But the same anger animated loads of Germans back then; parties across the political spectrum wanted to tear down Berlin’s wobbling experiment with Anglo-American democracy and replace it with something glorious, uncompromised and pure, as long as it would bring swift prosperity to the suffering unemployed. It was political romanticism, and in this sense German Communists helped the Nazis along, even if Nazis and Communists held gang fights in the streets. Hitler hijacked their romanticism.

The sticky question for Goldberg and his fans, particularly since the book came out, is whether this romanticism really is just a province of the left. Or is it possible to imagine a grassroots revolutionary movement from the right that dreams of patriotic renewal, resents Wall Street for trashing the economy, hates the lazy liberalism of the latté-drinking middle class, bashes homosexuals and immigrants, mistrusts intellectuals and “cosmopolitans,” loathes dissent, resorts to vicious name-calling and has been known to call for war when no war is needed?

Most Germans can’t figure out what some Americans mean when they compare Obama to Hitler. Goldberg bears a lot of responsibility for this lunacy. He’s also begged people not to go quite so far, though the plea may sound disingenuous from the author of Liberal Fascism. “Some have taken to calling liberals fascists,” he laments in a new afterword to his book from 2009. “That isn’t what I wanted.”

Oh, dang.

Michael Scott Moore


Politics

Somalis and Tolerance

Did a long ordeal as a captive in Somalia turn the author into a Trump-style conservative?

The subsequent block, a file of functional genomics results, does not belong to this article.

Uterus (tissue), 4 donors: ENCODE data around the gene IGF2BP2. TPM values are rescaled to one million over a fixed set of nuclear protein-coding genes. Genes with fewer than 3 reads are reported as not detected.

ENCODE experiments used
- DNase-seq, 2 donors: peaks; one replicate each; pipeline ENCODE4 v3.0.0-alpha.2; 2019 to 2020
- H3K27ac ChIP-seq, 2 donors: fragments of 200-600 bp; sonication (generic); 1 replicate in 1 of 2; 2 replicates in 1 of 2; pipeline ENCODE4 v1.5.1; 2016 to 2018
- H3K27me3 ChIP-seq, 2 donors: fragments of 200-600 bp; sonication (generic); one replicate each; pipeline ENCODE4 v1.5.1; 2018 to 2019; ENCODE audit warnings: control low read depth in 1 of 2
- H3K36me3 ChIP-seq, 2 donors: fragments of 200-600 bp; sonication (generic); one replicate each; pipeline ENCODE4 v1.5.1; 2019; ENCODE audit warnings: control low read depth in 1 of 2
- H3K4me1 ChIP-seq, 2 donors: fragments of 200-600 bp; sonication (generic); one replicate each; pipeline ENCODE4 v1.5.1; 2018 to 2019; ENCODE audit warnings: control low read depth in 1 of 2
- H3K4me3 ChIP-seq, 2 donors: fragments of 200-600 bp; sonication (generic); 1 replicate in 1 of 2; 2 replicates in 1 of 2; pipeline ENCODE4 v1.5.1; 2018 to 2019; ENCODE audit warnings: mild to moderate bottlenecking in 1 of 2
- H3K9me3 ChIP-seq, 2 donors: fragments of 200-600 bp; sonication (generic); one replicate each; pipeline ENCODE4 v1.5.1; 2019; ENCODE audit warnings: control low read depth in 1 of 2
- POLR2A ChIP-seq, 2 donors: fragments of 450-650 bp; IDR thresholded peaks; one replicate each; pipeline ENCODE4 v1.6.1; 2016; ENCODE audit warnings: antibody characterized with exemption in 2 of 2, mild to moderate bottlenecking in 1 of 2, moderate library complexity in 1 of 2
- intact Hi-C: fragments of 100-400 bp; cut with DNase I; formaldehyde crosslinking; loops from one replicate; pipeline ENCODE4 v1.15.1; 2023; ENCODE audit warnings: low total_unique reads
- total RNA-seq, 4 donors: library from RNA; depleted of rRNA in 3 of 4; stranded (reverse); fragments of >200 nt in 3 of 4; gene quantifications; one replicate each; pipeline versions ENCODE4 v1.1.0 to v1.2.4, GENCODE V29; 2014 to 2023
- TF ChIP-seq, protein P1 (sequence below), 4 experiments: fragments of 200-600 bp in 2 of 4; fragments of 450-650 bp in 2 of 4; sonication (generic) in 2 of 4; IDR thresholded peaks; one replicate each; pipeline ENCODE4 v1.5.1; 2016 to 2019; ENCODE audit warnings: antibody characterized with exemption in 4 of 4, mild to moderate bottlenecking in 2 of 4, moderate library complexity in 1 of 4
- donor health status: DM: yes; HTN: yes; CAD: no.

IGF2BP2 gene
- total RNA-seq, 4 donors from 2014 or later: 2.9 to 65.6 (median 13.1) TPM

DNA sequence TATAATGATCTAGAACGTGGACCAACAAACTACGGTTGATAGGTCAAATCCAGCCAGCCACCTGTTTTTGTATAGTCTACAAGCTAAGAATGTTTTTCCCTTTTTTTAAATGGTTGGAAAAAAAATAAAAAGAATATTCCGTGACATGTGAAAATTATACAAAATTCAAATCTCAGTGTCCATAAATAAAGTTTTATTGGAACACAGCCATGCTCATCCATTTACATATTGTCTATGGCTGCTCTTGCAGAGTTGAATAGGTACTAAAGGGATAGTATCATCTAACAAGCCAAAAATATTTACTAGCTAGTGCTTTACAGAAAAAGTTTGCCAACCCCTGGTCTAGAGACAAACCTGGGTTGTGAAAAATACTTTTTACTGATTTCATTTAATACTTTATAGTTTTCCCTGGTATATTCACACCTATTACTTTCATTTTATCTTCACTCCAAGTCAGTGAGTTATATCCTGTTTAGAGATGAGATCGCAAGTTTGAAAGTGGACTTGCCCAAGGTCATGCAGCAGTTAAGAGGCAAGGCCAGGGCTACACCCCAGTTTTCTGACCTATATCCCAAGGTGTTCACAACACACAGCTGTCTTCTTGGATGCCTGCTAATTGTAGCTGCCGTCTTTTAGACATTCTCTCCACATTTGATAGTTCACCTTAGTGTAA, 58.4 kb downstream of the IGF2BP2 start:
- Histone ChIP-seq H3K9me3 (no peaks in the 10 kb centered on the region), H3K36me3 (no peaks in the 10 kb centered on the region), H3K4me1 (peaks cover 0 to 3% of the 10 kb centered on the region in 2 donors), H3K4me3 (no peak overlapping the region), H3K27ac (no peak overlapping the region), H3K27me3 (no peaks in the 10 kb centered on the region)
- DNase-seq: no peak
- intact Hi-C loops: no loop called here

Talking to Jihadis

As people shopped for groceries at an open-air market on New Year’s Eve in the Indonesian coastal town of Palu, a homemade bomb loaded with nails killed at least eight people and ripped apart a kiosk selling pork.

Noah and the Dinosaurs

One rule of fundamentalists is that they hate to be interviewed. William Dembski doesn’t. He has a long face and glasses, wears knife-edged slacks and sober ties; he mixes fashion sense with a relaxed wonkishness that announces dedication to reason rather than the Bible-thumping fanaticism he’s been accused

Culture

Denis Johnson, Poet of the Fallen World

“I’m kinda like Ozzy Osbourne,” says Denis Johnson in a distracted moment, explaining that he might not remember to call me back. “My wife was just telling me that.”

Idomeneo in Berlin

Remember the scandal over “Idomeneo” in Berlin? Remember how Islamists went mad when the Deutsche Oper decided to stage a controversial production of Mozart’s opera, unleashing a storm of violence? (Remember how none of that happened?)

The Invention of Love

The last time one of Tom Stoppard’s plays had its American premiere in San Francisco, last spring, I wrote that it “wouldn’t be above Stoppard to spin a whole script around a minor and meaningless point of grammar.”

Pirates

Pirates on the Migrant Trail

Inside the East African migrant corridor, where Somalis (and others) escape to Europe, former pirate financiers are also busy.

Sending in the Marines